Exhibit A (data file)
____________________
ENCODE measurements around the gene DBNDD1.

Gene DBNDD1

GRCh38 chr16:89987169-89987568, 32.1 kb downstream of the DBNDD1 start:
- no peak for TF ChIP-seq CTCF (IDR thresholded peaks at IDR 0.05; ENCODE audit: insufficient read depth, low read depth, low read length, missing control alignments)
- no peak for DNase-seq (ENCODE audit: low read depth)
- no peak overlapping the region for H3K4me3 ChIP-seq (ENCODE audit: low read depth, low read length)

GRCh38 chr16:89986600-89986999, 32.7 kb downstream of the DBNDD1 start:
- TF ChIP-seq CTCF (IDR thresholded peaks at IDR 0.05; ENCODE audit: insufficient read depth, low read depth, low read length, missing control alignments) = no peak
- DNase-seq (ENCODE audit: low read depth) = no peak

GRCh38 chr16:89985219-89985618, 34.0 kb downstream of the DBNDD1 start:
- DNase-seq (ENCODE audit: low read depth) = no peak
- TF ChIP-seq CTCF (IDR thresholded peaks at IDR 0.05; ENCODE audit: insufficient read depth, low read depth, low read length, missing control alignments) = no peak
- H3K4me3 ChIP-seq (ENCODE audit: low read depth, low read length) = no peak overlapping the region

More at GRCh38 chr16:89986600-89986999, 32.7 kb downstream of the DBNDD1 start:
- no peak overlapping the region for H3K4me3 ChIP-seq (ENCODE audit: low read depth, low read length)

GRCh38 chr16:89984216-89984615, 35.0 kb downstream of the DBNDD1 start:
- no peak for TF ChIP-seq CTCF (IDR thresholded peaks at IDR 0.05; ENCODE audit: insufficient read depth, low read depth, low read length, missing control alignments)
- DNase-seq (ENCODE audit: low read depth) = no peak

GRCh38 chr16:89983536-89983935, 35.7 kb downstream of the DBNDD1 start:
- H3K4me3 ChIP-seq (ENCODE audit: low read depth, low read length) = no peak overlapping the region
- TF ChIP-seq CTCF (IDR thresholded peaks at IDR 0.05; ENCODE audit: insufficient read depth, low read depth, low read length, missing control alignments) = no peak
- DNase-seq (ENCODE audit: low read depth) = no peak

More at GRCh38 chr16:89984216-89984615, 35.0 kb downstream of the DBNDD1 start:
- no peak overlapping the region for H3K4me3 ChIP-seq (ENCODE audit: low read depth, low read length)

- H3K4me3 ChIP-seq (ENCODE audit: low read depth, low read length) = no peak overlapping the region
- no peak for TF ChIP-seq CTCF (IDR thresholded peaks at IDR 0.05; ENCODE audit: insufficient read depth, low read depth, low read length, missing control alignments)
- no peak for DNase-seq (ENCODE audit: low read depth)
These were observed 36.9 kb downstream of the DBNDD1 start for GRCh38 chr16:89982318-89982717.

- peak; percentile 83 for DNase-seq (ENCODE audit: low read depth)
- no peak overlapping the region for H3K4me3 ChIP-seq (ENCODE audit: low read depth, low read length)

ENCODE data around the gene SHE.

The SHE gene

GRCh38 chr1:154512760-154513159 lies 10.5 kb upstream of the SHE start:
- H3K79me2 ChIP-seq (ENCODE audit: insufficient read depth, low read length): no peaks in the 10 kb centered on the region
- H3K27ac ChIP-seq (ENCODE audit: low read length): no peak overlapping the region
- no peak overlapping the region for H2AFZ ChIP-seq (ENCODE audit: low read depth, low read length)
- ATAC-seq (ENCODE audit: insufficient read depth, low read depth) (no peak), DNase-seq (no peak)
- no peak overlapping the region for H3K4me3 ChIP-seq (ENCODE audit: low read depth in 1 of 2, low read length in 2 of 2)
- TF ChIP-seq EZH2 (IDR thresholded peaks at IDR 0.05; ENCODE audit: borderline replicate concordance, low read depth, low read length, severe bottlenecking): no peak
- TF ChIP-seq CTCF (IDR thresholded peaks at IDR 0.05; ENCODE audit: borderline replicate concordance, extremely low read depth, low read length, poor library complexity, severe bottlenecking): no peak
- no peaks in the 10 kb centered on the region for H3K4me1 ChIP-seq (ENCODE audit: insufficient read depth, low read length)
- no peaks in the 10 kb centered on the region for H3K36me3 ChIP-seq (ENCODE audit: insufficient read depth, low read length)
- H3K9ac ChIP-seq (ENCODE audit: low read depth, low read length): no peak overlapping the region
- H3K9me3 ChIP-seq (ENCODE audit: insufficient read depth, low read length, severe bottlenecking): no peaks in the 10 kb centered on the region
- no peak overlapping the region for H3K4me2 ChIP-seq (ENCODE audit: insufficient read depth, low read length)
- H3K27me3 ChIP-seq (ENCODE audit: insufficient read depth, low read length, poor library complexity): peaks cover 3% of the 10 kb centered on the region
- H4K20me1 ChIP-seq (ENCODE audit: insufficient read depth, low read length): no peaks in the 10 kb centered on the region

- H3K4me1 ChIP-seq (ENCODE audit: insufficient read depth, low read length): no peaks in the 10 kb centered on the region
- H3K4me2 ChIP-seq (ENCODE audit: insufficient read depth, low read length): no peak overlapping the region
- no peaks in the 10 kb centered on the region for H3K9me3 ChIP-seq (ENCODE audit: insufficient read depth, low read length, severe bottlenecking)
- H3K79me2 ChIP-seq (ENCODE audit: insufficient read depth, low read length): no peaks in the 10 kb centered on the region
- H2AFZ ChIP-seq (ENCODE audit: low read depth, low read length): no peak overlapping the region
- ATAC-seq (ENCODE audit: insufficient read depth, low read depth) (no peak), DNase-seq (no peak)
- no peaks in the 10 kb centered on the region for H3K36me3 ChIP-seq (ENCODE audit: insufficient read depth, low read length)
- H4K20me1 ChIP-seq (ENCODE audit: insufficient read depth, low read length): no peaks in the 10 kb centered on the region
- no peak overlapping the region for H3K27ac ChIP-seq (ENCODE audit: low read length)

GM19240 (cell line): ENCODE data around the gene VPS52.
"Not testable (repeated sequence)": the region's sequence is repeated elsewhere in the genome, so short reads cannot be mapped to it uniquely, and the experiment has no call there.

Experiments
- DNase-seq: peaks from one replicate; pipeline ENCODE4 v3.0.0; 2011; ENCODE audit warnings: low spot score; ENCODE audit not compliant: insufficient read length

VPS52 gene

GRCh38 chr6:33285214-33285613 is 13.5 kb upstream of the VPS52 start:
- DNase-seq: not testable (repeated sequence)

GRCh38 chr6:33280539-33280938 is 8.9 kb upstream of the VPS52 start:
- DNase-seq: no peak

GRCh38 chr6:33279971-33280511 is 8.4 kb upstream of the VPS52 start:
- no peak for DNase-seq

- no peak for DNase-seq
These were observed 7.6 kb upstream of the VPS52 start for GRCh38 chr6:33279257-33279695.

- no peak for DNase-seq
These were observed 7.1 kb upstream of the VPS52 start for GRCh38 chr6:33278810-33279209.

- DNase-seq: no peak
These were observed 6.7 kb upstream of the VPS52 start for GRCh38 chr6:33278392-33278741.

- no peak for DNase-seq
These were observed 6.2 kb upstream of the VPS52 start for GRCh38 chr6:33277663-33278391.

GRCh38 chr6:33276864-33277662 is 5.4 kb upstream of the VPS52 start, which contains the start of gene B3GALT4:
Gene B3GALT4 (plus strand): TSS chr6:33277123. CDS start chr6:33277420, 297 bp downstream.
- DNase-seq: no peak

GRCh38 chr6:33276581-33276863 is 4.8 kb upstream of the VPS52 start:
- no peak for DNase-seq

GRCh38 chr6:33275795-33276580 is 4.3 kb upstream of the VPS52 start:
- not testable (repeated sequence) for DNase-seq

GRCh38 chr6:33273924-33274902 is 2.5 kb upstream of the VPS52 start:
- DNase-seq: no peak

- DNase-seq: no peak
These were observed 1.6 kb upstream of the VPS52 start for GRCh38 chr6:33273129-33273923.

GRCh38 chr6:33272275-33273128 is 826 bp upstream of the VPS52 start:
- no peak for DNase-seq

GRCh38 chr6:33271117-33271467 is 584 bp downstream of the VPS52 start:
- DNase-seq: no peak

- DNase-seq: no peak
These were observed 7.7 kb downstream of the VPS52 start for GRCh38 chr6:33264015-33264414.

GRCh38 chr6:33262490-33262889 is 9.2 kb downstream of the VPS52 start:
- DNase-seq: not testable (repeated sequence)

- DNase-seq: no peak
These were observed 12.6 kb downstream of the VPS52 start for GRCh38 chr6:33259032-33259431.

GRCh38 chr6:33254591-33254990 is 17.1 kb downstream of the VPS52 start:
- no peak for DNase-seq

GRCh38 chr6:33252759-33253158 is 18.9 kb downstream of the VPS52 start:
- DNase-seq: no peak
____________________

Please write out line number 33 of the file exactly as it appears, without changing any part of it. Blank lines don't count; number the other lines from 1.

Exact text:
GRCh38 chr1:154512760-154513159 lies 10.5 kb upstream of the SHE start: